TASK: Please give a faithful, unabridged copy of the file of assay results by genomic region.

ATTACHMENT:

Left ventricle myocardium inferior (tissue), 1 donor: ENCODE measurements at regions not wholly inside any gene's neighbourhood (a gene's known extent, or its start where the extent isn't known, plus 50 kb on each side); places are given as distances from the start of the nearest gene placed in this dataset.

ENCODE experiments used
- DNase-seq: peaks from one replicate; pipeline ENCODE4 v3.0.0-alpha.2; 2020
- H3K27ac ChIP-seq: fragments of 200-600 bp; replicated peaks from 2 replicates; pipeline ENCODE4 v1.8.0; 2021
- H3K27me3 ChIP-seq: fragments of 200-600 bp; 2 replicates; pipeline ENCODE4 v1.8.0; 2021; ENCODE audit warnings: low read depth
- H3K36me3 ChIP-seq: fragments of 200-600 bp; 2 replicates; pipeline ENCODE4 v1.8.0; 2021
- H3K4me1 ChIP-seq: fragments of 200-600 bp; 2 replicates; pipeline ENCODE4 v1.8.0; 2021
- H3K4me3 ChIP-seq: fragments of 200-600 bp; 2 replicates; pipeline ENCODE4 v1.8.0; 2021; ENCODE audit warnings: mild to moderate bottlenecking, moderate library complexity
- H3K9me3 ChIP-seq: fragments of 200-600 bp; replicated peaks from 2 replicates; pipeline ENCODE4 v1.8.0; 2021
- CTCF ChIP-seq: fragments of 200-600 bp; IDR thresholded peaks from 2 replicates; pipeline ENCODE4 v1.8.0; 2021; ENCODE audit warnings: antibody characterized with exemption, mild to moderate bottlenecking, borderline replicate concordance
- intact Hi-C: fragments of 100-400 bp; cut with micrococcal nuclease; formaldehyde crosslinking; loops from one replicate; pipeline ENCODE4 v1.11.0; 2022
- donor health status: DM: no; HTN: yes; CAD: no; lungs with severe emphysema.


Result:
Left ventricle myocardium inferior (tissue), 1 donor: ENCODE measurements at regions not wholly inside any gene's neighbourhood (a gene's known extent, or its start where the extent isn't known, plus 50 kb on each side); places are given as distances from the start of the nearest gene placed in this dataset.

ENCODE experiments used
- DNase-seq: peaks from one replicate; pipeline ENCODE4 v3.0.0-alpha.2; 2020
- H3K27ac ChIP-seq: fragments of 200-600 bp; replicated peaks from 2 replicates; pipeline ENCODE4 v1.8.0; 2021
- H3K27me3 ChIP-seq: fragments of 200-600 bp; 2 replicates; pipeline ENCODE4 v1.8.0; 2021; ENCODE audit warnings: low read depth
- H3K36me3 ChIP-seq: fragments of 200-600 bp; 2 replicates; pipeline ENCODE4 v1.8.0; 2021
- H3K4me1 ChIP-seq: fragments of 200-600 bp; 2 replicates; pipeline ENCODE4 v1.8.0; 2021
- H3K4me3 ChIP-seq: fragments of 200-600 bp; 2 replicates; pipeline ENCODE4 v1.8.0; 2021; ENCODE audit warnings: mild to moderate bottlenecking, moderate library complexity
- H3K9me3 ChIP-seq: fragments of 200-600 bp; replicated peaks from 2 replicates; pipeline ENCODE4 v1.8.0; 2021
- CTCF ChIP-seq: fragments of 200-600 bp; IDR thresholded peaks from 2 replicates; pipeline ENCODE4 v1.8.0; 2021; ENCODE audit warnings: antibody characterized with exemption, mild to moderate bottlenecking, borderline replicate concordance
- intact Hi-C: fragments of 100-400 bp; cut with micrococcal nuclease; formaldehyde crosslinking; loops from one replicate; pipeline ENCODE4 v1.11.0; 2022
- donor health status: DM: no; HTN: yes; CAD: no; lungs with severe emphysema.